The morning sun peaks above the pines of northern Arizona, protruding beams of light that catch the gilded vajras (sacred Buddhist ritual ornaments) lining the roof of the Temple for World Peace. For just over a year, commuters traveling between Flagstaff and Williams may have caught a glimpse of the temple’s construction visible from the I-40. Now, the Grand Canyon International Kadampa Retreat Center (IKRC) has opened the temple doors to the public.
An open house was hosted by the IKRC to introduce interested visitors to the newly constructed temple on Oct. 26. Religious leaders, volunteers and resident practitioners welcomed locals to the retreat center with a pancake breakfast, guided meditations and tours of temple. 15-minute breathing meditations took place inside the temple guided by Gen-la Kelsang Jampa Deputy Spiritual Director of the New Kadampa Tradition and resident teacher.
“You should allow yourself to completely and physically relax. Allow yourself to stop thinking about anything,” said Jampa during a guided breathing exercise.
As the first meditation of the morning concluded, visitors flocked to Jampa inquiring about the Kadampa Tradition and the new temple. Jampa began practicing NKT over 20 years ago. Since then, he has traveled internationally to study Kadampa and held various leadership roles. Most recently, he was asked by spiritual guru and founder of the tradition, Geshe Kelsang Gyatso, to be the retreat center’s resident teacher.
“The practice allows for people to develop a good heart, mind and wisdom,” Jampa said. “If people can learn how to develop a peaceful mind, then from our practice will come an outward peace – peace in the community.”
A month earlier, the temple officially opened to NKT practitioners for a blessing ceremony, Sept. 26, and was followed by a fall festival. In its entirety, the event hosted Kadampa Buddhists from 43 unique countries and lasted for a week, serving as a worldwide spiritual reunion for members of the tradition.
The temple is the fifth addition to an international network of peace temples and will serve as a place of worship, meditation and teaching for practitioners of the NKT with the capacity to host nearly 1,000 people. Gilded ornamentation and an altar featuring symbols up to 8 feet tall adorn the interior of the temple, simultaneously providing profound spiritual meaning for temple-goers. The walls boast engravings of the Eight Auspicious Symbols of Buddhism, each representing a significant Buddhist virtue.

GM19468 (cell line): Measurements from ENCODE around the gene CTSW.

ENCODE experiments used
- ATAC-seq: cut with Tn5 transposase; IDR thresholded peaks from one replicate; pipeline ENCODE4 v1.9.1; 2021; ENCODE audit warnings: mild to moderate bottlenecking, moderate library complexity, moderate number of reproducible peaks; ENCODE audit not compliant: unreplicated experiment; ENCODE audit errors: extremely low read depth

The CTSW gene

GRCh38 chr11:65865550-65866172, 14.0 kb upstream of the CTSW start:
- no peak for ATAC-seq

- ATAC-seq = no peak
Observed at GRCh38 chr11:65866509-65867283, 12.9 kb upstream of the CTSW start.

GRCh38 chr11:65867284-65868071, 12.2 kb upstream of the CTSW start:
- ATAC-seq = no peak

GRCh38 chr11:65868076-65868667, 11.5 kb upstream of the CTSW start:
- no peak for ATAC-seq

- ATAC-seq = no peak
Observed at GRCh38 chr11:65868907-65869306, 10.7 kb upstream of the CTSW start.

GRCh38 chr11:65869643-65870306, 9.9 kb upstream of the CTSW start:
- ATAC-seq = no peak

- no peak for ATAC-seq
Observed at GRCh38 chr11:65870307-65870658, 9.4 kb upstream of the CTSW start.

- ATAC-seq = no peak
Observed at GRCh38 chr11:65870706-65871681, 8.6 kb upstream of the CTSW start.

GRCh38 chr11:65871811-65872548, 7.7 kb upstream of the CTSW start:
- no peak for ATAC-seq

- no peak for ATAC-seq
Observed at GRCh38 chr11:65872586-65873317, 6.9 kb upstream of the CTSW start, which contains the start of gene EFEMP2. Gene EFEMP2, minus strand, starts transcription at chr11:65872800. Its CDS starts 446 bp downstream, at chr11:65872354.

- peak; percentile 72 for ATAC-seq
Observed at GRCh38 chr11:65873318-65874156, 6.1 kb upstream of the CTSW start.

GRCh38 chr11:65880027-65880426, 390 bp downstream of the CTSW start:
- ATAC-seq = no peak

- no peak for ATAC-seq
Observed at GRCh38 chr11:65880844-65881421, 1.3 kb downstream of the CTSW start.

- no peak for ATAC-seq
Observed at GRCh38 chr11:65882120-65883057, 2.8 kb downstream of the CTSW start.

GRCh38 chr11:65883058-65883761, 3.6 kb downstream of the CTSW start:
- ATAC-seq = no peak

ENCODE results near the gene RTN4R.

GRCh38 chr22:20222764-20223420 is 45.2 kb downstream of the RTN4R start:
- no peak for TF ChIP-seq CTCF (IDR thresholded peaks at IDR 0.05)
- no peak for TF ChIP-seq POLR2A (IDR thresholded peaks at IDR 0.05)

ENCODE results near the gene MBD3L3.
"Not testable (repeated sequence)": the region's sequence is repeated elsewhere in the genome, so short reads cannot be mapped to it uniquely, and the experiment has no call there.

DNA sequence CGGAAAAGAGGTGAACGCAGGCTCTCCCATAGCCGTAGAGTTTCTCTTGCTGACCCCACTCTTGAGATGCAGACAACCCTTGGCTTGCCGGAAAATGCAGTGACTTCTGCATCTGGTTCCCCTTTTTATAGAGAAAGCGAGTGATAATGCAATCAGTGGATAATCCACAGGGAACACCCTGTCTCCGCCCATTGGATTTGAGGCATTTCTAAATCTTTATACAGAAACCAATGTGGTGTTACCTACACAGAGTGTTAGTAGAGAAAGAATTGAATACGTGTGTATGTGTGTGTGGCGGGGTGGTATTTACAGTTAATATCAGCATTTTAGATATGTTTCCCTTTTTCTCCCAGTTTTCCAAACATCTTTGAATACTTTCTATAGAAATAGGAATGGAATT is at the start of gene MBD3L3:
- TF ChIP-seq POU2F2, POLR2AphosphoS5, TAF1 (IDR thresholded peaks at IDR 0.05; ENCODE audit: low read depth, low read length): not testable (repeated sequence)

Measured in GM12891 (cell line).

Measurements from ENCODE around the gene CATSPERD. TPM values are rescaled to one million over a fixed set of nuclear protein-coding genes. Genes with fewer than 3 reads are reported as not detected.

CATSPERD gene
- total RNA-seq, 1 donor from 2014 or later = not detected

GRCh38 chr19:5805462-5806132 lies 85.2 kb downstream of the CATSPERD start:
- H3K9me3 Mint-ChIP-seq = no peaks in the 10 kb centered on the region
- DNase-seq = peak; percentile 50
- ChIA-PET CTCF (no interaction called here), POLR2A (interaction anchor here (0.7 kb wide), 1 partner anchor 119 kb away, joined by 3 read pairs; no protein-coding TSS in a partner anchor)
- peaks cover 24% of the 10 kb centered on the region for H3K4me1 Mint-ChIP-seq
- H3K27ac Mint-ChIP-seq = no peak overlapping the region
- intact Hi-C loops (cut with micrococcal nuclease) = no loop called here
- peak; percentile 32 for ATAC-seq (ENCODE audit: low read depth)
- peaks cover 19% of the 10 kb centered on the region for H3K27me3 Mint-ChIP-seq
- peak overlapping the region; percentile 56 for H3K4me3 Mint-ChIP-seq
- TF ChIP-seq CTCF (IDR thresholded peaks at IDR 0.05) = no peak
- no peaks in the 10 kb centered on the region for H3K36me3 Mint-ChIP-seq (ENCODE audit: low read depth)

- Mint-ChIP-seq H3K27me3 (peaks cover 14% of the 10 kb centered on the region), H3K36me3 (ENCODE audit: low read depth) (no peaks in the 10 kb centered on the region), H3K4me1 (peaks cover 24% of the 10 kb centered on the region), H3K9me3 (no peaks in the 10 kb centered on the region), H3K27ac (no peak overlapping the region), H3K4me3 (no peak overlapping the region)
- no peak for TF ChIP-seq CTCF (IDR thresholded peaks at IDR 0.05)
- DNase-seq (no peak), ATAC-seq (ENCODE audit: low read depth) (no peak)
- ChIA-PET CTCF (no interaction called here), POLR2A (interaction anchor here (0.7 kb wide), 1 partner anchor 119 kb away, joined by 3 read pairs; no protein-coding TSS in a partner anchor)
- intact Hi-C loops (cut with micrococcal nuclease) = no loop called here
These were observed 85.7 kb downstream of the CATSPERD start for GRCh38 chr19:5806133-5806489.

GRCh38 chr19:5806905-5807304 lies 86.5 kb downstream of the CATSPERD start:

The location of the retreat center was selected strategically for its proximity to Phoenix, Las Vegas and California, said teacher and volunteer Michelle Gauthier. Subsequently, the retreat center was chosen as the location for the fifth international peace temple because of its accessibility for surrounding Kadampa Buddhists. The forested areas of northern Arizona also offer an idealistic spot for meditation because of the serene landscapes and connection to nature, Gauthier said.
In addition to housing travelers, the retreat center is home to a permanent community of Kadampa Buddhist residents. Resident Kelsang Gamo has lived at the center for nearly two years, commuting daily to her job at the NAU printing center. Gamo has practiced the teachings of Kelsang Gyatso since 2004, attending centers in Tucson, Phoenix and upstate New York as a devout follower. She said she feels right at home in Flagstaff.
“Everyone (in Flagstaff) is so friendly,” Gamo said. “People do know us in the community. This is just another option that is diverse and inclusive.”
Modern Kadampa Buddhism follows the teachings of spiritual guru Kelsang Gyatso, affectionately referred to as Geshe-la. In 1991, Kelsang Gyatso founded the New Kadampa Tradition (NKT) in Britain with the vision of bringing ancient Tibetan Buddhist teachings to the west. The religious organization expanded rapidly, in part due to modernized teachings strategically altered to present well to the modern world.
Both NKT teachings and traditional Buddhism share a common goal; however, the vast difference between traditional Buddhist and western cultures necessitates a distinction in NKT teaching. In contrast with ancient practice, modern Buddhism is increasingly open to individuals of all backgrounds, said Jampa, who noted the temple's visible location to the outside world.
“Modern people are practical, and they are intelligent people. Modern Buddhism bases teachings on experience and logic,” Jampa said.
Not all Buddhists have been accepting of the group’s new practices. Followers of various Buddhist traditions have criticized the groups teaching in the past, Jampa said. An internet search for “NKT Buddhism” results in multiple online sources claiming involvement in the religion, many of whom are unhappy with their experiences.
Despite the controversy, Jampa remained optimistic toward other Buddhist traditions.
“There are many representations of Buddhism which are all equally precious,” Jampa said. “It is important for people to have the choice of which is best for them.”
When talking with residents at the retreat center there is a common theme. Jampa, Gamo and Gauthier all insisted the center's events were not just for Buddhists, but for anyone looking to lead a healthier lifestyle. The Temple for World Peace is an extension of this belief – opening its doors to anybody, whether looking for a place to worship or a peaceful place to meditate.
“Many people who come here will consider themselves Kadampa Buddhists, but there is no expectation of that,” Jampa said. “Our meditations are not just for Buddhists, but for anyone looking to develop inner and outer peace.”